Community Stacks#

We love to see the community create and share new Jupyter Docker images. We’ve put together a cookiecutter project and the documentation below to help you get started defining, building, and sharing your Jupyter environments in Docker.

Following these steps will:

  1. Set up a project on GitHub containing a Dockerfile based on any image we provide.

  2. Configure GitHub Actions to build and test your image when users submit pull requests to your repository.

  3. Configure to host your images for others to use.

  4. Update the list of community stacks in this documentation to include your image.

This approach mirrors how we build and share the core stack images. Feel free to follow it or pave your path using alternative services and build tools.

Creating a Project#

First, install cookiecutter using pip or mamba:

pip install cookiecutter  # or mamba install cookiecutter

Run the cookiecutter command pointing to the jupyter/cookiecutter-docker-stacks project on GitHub.


Enter a name for your new stack image. This will serve as both the git repository name and the part of the Docker image name after the slash.

stack_name [my-jupyter-stack]:

Enter the user or organization name under which this stack will reside on You must have access to manage this organization to push images here.

stack_org [my-project]:

Select an image from the jupyter/docker-stacks project that will serve as the base for your new image.

stack_base_image []:

Enter a longer description of the stack for your README.

stack_description [my-jupyter-stack is a community-maintained Jupyter Docker Stack image]:

Create a GitHub repository to store your project. Initialize your project as a Git repository and push it to GitHub.

cd <stack_name you chose>

git init
git add .
git commit -m 'Seed repo'
git remote add origin <url from github>
git push -u origin main

Exploring GitHub Actions#

  1. By default, the newly .github/workflows/docker.yaml will trigger the CI pipeline whenever you push to your main branch and when any Pull Requests are made to your repository. For more details on this configuration, visit the GitHub actions documentation on triggers.

  2. Go to your repository and click on the Actions tab. From there, you can click on the workflows on the left-hand side of the screen.

    GitHub page for jupyter/docker-stacks with the Actions tab active and a rectangle around the "Build Docker Images" workflow in the UI


    The first run is expected to fail because we haven’t yet added Docker credentials to push the image

  3. In the next screen, you will see information about the workflow run and duration. If you click the button with the workflow name again, you will see the logs for the workflow steps.

    GitHub Actions page showing the "Build Docker Images" workflow

Configuring Docker Hub#


Jupyter Docker Stacks are hosted on, but in this example, we show you how to host your image on Docker Hub.

Now, configure Docker Hub to build your stack image and push it to the Docker Hub repository whenever you merge a GitHub pull request to the main branch of your project.

  1. Visit and log in.

  2. Create a new repository - make sure to use the correct namespace (account or organization). Enter the name of the image matching the one you entered when prompted with stack_name by the cookiecutter.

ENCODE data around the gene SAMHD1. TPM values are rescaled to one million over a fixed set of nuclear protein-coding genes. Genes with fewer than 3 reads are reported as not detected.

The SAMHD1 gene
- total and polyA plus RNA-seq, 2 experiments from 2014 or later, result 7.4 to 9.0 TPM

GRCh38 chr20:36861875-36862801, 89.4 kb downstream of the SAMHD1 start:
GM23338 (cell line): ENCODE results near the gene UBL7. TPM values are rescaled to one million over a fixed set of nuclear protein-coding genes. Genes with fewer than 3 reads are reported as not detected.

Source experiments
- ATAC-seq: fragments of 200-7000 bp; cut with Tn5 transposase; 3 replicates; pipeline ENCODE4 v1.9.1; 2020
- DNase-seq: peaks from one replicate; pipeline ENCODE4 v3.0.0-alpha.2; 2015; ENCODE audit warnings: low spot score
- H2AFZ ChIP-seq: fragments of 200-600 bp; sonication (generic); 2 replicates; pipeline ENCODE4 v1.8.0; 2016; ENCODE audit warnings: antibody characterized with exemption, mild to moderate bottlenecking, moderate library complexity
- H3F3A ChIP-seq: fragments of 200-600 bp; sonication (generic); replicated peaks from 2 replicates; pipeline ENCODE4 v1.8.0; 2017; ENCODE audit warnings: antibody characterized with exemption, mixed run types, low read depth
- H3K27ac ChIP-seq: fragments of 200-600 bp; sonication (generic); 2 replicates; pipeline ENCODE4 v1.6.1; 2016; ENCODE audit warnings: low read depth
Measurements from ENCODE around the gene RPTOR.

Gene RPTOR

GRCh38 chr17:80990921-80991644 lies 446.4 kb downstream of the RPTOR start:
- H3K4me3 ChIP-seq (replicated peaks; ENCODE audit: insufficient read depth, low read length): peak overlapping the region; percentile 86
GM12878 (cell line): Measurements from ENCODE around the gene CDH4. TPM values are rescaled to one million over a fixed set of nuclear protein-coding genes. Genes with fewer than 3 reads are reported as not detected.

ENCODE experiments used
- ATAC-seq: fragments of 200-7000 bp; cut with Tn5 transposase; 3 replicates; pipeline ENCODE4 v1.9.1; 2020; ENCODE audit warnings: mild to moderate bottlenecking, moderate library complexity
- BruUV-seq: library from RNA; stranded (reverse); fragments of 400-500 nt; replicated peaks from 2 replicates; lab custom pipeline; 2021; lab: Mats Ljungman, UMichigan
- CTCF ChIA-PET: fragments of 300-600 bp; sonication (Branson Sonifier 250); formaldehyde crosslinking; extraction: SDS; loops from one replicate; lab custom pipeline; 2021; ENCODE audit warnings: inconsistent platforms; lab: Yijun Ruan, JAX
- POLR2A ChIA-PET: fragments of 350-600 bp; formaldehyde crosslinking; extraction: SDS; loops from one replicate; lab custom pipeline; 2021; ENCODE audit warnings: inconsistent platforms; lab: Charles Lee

Docker Hub - 'Create repository' page with the name field set to "My specialized jupyter stack"

  3. Enter a description for your image.

  4. Click on your avatar in the top-right corner and select Account Settings.

    The Docker Hub page zoomed into the user's settings and accounts menu

  5. Click on Security and then click on the New Access Token button.

    Docker Hub - Account page with the "Security" tab active and a rectangle highlighting the "New Access Token" button in the UI

  6. Enter a meaningful name for your token and click on Generate

    Docker Hub - New Access Token page with the name field set to "test-stack token"

  7. Copy the personal access token displayed on the next screen.


    You will not be able to see it again after you close the pop-up window.

  8. Head back to your GitHub repository and click on the Settings tab.

  9. Click on the Secrets and variables->Actions section and then on the New repository secret button in the top right corner.

    GitHub page with the "Setting" tab active and a rectangle highlighting the "New repository secret" button in the UI

  10. Create a DOCKERHUB_TOKEN secret and paste the Personal Access Token from Docker Hub in the value field.

    GitHub - Actions/New secret page with the Name field set to "DOCKERHUB_TOKEN"

  11. Now you’re ready to go and you can restart a failed workflow.

Defining Your Image#

Make edits to the Dockerfile in your project to add third-party libraries and configure Jupyter applications. Refer to the Dockerfiles for the core stacks (e.g., jupyter/datascience-notebook) to get a feel for what’s possible and the best practices.

Submit pull requests to your project repository on GitHub. Ensure your image builds correctly on GitHub Actions before merging to the main branch. After merging to the main branch, your image will be built and pushed to the Docker Hub automatically.

Sharing Your Image#

Finally, if you’d like to add a link to your project to this documentation site, please do the following:

  1. Fork the jupyter/docker-stacks GitHub repository.

  2. Open the docs/using/ source file and locate the Community Stacks section in your fork.

  3. Add a table entry with a link to your project, a binder link, and a short description of what your Docker image contains.

  4. Submit a pull request(PR) with your changes. Maintainers will respond and work with you to address any formatting or content issues.